The practical, ethical and legal reasons why patients should not be transferred between NHS trusts for phage therapy

Joshua D. Jones (Lead / Corresponding author), Pamela R. Ferguson, Mehrunisha Suleman

Research output: Contribution to journalArticlepeer-review

5 Citations (Scopus)
76 Downloads (Pure)

Abstract

Bacteriophages (phages) are naturally occurring viruses of bacteria that have a long history of use as antimicrobials, known as phage therapy. The antibiotic resistance crisis has driven renewed interest in phage therapy, which has been used on an unlicensed compassionate basis in various Western contexts. The option to use unlicensed medicines exists to allow clinicians to respond to genuine clinical needs arising in their own patients. However, in the UK some clinicians may, in the absence of suitable patients of their own, seek to transfer patients from other NHS trusts into their own Trust. This article sets out why patient transfer is not necessary and the practical, ethical and legal reasons why patients should not be transferred between NHS Trusts for phage therapy. Phage preparations should always be transported to the patient and the patient treated in the Trust in which they would have received care in the absence of phage. We enclose suggested best practice guidelines for adoption across the UK that will protect patient safety and safeguard clinicians and Trusts from potential litigation.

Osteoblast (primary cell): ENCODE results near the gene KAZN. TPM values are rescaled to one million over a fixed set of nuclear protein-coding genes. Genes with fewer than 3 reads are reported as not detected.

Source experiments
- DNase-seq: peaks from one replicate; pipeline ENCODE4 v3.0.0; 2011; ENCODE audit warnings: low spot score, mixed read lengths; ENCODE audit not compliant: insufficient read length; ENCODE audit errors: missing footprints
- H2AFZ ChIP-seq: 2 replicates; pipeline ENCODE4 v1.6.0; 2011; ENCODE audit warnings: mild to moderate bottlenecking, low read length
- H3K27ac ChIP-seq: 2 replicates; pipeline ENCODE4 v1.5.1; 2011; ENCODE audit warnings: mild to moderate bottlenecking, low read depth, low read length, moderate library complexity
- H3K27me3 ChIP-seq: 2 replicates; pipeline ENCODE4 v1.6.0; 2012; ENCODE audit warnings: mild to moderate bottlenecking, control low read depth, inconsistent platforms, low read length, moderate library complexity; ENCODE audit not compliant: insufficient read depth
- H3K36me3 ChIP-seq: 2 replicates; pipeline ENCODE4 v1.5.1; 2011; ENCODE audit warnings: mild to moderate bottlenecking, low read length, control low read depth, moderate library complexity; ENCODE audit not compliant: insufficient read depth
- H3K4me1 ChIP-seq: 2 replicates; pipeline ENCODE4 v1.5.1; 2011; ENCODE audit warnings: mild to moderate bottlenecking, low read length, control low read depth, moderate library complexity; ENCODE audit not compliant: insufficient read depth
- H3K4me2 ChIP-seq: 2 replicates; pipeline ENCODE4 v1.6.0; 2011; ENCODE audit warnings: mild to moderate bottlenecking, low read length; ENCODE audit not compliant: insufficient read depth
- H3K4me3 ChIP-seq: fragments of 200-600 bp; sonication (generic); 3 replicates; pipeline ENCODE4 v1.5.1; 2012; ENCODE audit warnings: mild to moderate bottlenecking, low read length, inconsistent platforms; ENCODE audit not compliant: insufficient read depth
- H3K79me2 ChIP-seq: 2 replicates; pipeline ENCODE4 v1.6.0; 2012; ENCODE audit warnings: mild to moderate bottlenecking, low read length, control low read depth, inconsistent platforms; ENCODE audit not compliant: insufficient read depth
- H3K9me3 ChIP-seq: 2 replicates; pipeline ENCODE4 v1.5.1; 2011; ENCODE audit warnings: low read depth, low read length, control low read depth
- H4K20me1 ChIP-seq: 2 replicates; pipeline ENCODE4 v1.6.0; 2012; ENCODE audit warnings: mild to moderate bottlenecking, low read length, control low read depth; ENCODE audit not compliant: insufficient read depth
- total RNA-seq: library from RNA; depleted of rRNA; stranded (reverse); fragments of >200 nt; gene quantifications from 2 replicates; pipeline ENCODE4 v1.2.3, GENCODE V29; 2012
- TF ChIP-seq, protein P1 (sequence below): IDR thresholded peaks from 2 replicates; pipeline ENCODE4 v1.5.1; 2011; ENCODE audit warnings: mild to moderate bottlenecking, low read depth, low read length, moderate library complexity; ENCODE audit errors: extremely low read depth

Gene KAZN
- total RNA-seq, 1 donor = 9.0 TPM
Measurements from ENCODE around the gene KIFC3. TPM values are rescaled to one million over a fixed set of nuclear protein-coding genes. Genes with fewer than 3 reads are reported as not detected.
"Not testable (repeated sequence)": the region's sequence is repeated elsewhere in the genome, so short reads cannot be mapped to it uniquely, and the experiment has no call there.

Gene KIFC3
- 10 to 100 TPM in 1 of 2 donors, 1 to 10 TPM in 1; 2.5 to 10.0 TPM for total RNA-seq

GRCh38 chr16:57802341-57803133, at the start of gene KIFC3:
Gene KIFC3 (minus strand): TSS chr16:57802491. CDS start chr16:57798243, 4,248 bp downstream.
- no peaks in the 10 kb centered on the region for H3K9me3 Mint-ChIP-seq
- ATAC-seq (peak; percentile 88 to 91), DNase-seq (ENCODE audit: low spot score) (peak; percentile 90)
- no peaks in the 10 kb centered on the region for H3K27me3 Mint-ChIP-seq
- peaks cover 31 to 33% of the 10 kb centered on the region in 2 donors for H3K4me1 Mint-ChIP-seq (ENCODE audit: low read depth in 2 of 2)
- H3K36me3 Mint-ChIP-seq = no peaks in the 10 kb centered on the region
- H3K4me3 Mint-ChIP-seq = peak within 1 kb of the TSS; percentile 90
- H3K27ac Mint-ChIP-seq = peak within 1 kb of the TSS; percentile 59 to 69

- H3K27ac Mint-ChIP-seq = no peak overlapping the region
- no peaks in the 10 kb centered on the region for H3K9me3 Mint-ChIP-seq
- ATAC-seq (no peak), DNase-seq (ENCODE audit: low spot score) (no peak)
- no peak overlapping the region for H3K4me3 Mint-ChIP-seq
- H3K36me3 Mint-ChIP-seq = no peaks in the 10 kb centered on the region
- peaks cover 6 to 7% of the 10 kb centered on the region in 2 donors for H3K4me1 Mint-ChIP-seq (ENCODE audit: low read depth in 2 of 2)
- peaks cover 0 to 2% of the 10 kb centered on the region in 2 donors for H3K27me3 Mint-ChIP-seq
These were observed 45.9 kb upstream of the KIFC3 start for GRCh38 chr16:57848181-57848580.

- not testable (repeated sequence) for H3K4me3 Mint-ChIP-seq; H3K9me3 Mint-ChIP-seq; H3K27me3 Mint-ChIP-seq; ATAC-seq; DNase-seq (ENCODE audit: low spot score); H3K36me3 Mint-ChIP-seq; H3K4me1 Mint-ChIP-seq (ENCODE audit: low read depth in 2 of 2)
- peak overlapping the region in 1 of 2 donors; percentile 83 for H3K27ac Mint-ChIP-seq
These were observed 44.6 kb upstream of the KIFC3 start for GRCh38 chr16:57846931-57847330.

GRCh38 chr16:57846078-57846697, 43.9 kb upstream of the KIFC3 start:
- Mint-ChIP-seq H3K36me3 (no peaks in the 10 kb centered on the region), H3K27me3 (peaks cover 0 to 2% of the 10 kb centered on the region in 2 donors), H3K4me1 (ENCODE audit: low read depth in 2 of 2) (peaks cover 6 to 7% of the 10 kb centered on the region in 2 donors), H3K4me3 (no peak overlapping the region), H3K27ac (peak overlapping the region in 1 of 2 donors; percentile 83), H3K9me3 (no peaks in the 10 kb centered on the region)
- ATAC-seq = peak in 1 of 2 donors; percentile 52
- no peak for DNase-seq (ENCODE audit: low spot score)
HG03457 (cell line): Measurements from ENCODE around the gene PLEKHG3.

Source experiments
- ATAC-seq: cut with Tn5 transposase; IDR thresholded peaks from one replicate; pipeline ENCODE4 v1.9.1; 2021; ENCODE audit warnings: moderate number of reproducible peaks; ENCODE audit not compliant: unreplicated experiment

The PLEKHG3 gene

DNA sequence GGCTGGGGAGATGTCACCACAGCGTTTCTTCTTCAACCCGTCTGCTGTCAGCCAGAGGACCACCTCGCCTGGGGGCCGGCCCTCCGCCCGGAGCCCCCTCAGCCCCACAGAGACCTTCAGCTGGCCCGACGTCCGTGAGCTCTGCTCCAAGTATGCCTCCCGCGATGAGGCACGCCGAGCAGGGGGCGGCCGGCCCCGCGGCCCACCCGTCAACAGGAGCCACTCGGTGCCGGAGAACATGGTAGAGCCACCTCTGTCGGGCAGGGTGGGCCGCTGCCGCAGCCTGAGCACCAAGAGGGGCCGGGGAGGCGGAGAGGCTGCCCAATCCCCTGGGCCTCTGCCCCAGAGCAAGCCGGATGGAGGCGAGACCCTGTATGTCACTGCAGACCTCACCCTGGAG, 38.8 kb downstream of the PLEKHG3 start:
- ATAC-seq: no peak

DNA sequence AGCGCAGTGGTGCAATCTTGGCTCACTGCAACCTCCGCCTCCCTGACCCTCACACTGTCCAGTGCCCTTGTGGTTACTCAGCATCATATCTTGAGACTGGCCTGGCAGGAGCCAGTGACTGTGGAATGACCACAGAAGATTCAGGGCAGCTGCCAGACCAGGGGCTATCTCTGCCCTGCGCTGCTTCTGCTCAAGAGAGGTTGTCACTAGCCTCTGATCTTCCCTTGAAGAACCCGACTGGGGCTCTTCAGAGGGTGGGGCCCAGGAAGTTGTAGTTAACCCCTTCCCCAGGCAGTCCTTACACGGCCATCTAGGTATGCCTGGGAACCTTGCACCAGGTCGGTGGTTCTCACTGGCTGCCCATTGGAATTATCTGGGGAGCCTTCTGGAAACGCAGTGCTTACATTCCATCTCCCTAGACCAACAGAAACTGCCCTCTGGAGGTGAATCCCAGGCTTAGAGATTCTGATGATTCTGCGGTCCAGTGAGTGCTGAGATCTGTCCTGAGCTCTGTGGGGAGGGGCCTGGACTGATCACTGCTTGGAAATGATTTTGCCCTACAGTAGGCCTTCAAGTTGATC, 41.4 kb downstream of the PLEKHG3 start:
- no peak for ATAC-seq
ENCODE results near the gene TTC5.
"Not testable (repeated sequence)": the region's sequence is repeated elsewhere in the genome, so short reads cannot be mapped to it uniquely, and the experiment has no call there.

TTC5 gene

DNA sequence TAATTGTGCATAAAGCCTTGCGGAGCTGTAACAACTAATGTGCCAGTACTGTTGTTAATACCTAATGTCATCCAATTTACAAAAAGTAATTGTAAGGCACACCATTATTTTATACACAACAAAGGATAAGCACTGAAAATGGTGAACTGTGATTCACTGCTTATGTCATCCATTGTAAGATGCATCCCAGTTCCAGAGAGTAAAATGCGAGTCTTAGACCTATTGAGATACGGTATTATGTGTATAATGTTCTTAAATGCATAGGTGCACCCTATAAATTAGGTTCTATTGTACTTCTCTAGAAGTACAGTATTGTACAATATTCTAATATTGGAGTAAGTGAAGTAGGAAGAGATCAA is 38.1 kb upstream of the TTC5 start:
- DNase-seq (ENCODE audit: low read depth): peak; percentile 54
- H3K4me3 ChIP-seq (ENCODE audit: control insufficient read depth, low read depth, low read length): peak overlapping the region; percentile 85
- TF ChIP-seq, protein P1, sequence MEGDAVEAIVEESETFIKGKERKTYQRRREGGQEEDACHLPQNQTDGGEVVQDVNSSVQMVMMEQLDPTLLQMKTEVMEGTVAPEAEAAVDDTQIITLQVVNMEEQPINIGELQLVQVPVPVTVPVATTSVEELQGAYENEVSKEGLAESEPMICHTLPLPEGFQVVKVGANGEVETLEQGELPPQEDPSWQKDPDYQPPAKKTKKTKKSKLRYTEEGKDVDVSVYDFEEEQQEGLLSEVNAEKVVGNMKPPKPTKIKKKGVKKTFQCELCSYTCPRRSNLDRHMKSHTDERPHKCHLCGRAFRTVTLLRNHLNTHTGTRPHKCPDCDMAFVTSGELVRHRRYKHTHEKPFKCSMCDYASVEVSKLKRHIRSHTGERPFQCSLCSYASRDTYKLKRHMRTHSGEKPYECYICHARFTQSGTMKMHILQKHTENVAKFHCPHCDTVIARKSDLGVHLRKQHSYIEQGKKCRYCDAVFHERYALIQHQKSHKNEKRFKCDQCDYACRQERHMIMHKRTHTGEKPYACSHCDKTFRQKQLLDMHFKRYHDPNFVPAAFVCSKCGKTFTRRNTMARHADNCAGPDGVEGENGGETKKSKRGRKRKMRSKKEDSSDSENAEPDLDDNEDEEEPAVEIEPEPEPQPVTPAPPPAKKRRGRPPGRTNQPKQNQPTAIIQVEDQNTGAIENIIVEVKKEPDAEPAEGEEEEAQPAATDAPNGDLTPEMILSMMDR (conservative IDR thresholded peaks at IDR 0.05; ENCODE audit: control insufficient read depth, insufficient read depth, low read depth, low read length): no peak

Original languageEnglish
Pages (from-to)263-267
Number of pages5
JournalJournal of Patient Safety and Risk Management
Volume27
Issue number6
Early online date9 Aug 2022
DOIs
Publication statusPublished - Dec 2022

Keywords

  • Safe practice

ASJC Scopus subject areas

  • Leadership and Management
  • Health(social science)
  • Health Policy

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